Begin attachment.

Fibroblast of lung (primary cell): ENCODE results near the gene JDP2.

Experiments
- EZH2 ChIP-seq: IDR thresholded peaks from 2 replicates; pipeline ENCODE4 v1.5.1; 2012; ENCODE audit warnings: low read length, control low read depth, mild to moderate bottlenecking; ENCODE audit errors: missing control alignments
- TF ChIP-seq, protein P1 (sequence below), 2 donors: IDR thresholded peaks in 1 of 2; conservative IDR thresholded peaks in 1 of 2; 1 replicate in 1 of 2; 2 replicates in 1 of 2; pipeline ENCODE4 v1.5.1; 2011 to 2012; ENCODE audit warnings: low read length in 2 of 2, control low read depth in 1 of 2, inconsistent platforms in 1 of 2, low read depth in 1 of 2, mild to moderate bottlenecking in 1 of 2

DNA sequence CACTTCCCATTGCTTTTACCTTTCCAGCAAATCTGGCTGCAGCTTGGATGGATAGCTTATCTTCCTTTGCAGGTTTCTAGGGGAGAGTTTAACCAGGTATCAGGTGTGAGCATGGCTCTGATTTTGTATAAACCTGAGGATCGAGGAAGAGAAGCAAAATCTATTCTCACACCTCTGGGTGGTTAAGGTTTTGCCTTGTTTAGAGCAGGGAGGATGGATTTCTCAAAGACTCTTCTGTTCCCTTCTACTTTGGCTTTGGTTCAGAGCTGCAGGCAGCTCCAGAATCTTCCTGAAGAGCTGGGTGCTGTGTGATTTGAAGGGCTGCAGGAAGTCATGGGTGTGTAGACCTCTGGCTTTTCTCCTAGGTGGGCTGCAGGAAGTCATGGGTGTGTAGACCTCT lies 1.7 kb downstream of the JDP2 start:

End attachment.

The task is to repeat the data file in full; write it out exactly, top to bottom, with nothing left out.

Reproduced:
Fibroblast of lung (primary cell): ENCODE results near the gene JDP2.

Experiments
- EZH2 ChIP-seq: IDR thresholded peaks from 2 replicates; pipeline ENCODE4 v1.5.1; 2012; ENCODE audit warnings: low read length, control low read depth, mild to moderate bottlenecking; ENCODE audit errors: missing control alignments
- TF ChIP-seq, protein P1 (sequence below), 2 donors: IDR thresholded peaks in 1 of 2; conservative IDR thresholded peaks in 1 of 2; 1 replicate in 1 of 2; 2 replicates in 1 of 2; pipeline ENCODE4 v1.5.1; 2011 to 2012; ENCODE audit warnings: low read length in 2 of 2, control low read depth in 1 of 2, inconsistent platforms in 1 of 2, low read depth in 1 of 2, mild to moderate bottlenecking in 1 of 2

DNA sequence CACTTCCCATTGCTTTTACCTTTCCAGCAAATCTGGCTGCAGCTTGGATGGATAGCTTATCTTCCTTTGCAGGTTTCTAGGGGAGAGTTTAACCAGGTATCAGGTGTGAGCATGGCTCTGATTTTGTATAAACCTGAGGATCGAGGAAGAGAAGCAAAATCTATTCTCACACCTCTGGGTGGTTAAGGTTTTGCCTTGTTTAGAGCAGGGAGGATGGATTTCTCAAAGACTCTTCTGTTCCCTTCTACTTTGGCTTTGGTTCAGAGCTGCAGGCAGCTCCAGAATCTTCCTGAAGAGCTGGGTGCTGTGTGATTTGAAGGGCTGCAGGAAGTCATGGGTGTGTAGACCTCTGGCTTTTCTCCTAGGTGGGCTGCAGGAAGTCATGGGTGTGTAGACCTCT lies 1.7 kb downstream of the JDP2 start: